Getting caught in a “little white lie” is embarrassing. Far worse is when you’re caught lying about something big and bad, such as stealing from your employer, deceiving your parents or cheating in your relationship.
Here’s the truth about lying: we all do it. You aren’t the first person to get caught in a lie, and you won’t be the last. Now you have two choices. One, you might decide to call yourself a liar and believe your lies are who you are. This is a trap that will keep you caught in a web of lies, deception, and pain.
Or, you can learn healthy ways to respond when you get caught lying. You can change how you think about yourself, your relationships, and your life! Come with me; I’ll show you how to walk the narrow path to truth, healing, and light.
In this article we’ll explore three steps to responding when you’re caught in a web of lies. Lying — even when you aren’t found out — is embarrassing and destructive. Lies rip apart the fabric of your relationships and self-identity.
It may not be easy to face the truth of who you are and why you lied, but it’ll be worth it.
When You’re Caught in a Lie
This article is part of my She Blossoms Through the Bible project, and it’s inspired by Genesis 31. In this chapter Jacob deceives Laban by running away with his (Jacob’s) wives, children, livestock and possessions without saying anything. Rachel steals Laban’s household gods and lies to him about it. Jacob got caught lying; Rachel didn’t.
You don’t have to believe in God, Jesus, or the Holy Spirit to benefit from my tips on how to respond when you’re called a liar or when you get trapped in your own web of lies. The Bible has words of wisdom, instruction and healing for all people, believers or not. If you’re a follower of Jesus, you’ll find these ideas especially interesting and helpful.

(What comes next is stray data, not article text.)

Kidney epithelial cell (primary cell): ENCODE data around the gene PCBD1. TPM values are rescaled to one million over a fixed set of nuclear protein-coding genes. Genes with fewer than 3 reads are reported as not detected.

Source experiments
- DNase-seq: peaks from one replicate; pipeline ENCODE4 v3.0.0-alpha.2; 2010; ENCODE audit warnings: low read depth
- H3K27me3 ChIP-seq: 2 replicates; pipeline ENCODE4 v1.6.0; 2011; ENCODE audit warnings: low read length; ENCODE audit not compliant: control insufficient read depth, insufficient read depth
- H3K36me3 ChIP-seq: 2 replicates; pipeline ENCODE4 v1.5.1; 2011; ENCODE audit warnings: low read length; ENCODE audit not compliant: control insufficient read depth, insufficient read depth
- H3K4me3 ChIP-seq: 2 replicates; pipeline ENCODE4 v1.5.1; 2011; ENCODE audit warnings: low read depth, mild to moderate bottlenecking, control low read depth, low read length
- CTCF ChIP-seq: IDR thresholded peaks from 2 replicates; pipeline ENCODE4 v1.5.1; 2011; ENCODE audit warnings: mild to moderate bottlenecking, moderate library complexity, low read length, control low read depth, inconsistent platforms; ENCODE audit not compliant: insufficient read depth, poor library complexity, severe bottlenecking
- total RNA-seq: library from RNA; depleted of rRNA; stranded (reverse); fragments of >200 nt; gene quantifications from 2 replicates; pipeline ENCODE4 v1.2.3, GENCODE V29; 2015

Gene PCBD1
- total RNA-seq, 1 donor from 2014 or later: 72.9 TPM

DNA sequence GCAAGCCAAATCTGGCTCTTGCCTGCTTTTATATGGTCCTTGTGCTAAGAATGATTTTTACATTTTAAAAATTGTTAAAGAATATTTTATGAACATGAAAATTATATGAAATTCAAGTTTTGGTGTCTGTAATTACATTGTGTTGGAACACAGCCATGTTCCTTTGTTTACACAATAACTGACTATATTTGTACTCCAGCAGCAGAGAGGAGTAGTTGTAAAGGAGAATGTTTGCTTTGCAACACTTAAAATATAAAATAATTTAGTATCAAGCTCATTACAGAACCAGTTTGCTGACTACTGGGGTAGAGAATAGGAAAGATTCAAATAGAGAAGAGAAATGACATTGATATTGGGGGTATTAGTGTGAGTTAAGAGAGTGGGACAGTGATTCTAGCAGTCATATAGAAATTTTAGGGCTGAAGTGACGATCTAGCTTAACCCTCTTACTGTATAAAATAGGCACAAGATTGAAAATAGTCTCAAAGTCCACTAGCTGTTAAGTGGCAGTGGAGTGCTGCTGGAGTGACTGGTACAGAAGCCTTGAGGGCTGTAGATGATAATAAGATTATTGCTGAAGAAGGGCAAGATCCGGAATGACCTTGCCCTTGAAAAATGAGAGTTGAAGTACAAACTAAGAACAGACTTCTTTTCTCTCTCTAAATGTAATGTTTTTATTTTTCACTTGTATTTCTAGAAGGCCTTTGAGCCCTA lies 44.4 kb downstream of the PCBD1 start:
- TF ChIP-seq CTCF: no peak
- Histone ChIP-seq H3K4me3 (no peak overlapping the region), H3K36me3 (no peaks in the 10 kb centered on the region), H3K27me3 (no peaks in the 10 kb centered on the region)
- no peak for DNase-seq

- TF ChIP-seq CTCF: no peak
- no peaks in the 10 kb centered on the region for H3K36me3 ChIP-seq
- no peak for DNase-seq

1. Face the truth behind your lies
In How to Stop Making Relationship Mistakes we learn that Abraham (Jacob’s father) lied more than once about his relationship with his wife Sarah. In Genesis 31 we learn that Laban lied to Jacob when he said Rachel would be his wife after seven years of labor. Both Jacob and Rachel deceived Laban (Rachel’s father) — and Rachel stole from him. Lots of different types of lies, with one thing in common: fear. These Hebrew people believed in the Lord God, yet they were driven by fear, insecurity, and lack of faith. I don’t know if they realized the truth behind their lies, but I see something here for us.
What fears lie beneath the lies you tell? We lie because we’re scared of getting caught doing something wrong or bad. Sometimes we don’t want to admit we made a mistake, or that we succumbed to temptation in a moment of weakness. Whether or not you’re caught lying, the healthiest response is to consider the reason why you lied. Fear is the deepest reason…but what are you afraid of?
2. Admit that you lied